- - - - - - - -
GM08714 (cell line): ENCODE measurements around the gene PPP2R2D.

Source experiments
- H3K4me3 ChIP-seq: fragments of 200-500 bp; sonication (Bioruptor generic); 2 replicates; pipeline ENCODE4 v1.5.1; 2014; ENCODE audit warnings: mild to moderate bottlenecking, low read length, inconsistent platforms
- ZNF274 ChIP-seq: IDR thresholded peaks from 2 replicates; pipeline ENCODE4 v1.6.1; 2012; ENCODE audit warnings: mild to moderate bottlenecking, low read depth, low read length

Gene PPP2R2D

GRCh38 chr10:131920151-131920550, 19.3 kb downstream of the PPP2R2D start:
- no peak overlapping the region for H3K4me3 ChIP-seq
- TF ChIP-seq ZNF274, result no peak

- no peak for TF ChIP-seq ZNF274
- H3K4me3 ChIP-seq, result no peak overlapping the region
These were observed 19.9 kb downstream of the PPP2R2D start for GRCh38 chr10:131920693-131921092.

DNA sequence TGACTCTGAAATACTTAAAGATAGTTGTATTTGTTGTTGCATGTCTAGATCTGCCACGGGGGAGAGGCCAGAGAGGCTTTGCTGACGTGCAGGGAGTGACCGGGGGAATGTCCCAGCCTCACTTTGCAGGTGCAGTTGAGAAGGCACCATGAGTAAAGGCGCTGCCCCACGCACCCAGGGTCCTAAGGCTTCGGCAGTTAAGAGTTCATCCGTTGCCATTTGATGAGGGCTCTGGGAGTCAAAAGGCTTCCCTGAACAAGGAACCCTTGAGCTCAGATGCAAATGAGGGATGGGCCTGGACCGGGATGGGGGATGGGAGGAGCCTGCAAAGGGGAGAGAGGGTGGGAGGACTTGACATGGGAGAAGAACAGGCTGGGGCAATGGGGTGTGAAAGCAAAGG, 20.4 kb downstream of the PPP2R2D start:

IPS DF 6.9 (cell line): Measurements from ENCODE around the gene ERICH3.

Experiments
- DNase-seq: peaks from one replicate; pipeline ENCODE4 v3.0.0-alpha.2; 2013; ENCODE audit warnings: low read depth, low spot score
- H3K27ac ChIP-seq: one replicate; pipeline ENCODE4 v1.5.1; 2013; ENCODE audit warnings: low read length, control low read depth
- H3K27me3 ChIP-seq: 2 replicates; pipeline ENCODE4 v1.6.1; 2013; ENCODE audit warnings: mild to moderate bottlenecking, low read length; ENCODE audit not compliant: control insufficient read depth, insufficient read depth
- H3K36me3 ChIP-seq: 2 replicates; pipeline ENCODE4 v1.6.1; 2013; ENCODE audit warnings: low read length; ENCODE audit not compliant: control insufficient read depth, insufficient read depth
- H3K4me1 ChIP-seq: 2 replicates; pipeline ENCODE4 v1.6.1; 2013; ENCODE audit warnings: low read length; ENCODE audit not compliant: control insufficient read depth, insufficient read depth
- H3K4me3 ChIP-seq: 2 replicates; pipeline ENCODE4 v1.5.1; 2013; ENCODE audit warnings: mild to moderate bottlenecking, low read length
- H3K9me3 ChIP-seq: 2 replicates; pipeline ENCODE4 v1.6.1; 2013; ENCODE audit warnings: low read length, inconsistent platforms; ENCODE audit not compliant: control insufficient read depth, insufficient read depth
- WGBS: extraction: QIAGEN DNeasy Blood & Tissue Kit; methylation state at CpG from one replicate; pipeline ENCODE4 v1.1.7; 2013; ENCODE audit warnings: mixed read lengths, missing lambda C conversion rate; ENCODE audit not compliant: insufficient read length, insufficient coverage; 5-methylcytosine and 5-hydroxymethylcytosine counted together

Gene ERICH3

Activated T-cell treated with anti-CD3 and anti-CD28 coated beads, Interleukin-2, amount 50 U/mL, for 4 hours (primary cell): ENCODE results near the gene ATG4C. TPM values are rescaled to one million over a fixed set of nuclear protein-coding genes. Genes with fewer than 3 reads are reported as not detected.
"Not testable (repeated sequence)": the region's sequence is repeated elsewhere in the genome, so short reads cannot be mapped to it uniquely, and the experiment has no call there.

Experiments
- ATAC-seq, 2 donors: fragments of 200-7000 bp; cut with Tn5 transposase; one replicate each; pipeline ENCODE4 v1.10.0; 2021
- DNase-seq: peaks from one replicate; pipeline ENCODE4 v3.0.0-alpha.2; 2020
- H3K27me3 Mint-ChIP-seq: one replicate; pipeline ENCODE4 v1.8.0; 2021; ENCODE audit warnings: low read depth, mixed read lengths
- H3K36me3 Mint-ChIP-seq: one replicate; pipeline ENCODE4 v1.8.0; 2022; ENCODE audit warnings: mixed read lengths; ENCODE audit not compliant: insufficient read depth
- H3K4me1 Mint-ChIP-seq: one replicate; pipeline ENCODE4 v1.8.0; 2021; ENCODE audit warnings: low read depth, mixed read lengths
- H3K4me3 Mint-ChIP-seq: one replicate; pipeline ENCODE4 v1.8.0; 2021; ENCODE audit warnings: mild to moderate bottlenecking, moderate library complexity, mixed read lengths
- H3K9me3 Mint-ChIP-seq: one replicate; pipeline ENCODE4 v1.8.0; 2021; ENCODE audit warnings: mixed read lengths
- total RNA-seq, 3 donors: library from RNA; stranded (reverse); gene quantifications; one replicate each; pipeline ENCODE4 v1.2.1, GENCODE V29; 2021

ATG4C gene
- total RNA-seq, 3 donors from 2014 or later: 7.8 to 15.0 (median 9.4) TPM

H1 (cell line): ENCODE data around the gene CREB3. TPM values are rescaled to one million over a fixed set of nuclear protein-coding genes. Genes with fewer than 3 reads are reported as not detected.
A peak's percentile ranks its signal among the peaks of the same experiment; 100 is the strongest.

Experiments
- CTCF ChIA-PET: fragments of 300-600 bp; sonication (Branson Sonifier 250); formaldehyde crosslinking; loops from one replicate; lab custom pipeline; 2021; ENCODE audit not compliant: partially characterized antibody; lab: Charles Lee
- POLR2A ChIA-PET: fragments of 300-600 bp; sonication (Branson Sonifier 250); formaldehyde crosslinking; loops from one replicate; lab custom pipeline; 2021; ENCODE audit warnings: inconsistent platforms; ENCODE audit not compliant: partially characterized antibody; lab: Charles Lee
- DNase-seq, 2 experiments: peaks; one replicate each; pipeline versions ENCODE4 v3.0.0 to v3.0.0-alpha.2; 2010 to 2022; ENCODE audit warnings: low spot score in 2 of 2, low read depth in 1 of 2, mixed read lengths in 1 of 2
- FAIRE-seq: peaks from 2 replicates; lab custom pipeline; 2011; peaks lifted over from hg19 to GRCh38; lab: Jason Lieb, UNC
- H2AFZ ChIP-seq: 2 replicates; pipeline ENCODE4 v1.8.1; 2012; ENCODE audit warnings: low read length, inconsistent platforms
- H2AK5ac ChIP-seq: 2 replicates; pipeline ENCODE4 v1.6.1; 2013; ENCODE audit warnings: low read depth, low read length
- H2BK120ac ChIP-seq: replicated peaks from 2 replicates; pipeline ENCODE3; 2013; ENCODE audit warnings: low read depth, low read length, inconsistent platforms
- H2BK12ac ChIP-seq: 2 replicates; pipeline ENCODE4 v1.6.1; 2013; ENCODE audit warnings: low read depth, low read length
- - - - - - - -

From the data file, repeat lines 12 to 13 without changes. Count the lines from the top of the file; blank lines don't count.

DNA sequence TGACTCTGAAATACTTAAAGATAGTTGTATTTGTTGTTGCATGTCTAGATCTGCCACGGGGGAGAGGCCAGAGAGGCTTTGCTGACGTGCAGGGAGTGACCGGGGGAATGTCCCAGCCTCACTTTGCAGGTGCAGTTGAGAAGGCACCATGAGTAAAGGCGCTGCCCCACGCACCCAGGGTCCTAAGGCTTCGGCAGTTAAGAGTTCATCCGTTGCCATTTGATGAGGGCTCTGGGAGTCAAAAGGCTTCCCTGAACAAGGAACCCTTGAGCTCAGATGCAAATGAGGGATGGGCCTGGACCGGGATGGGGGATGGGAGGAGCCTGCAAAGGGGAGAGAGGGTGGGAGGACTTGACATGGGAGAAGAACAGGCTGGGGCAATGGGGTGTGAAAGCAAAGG, 20.4 kb downstream of the PPP2R2D start:

IPS DF 6.9 (cell line): Measurements from ENCODE around the gene ERICH3.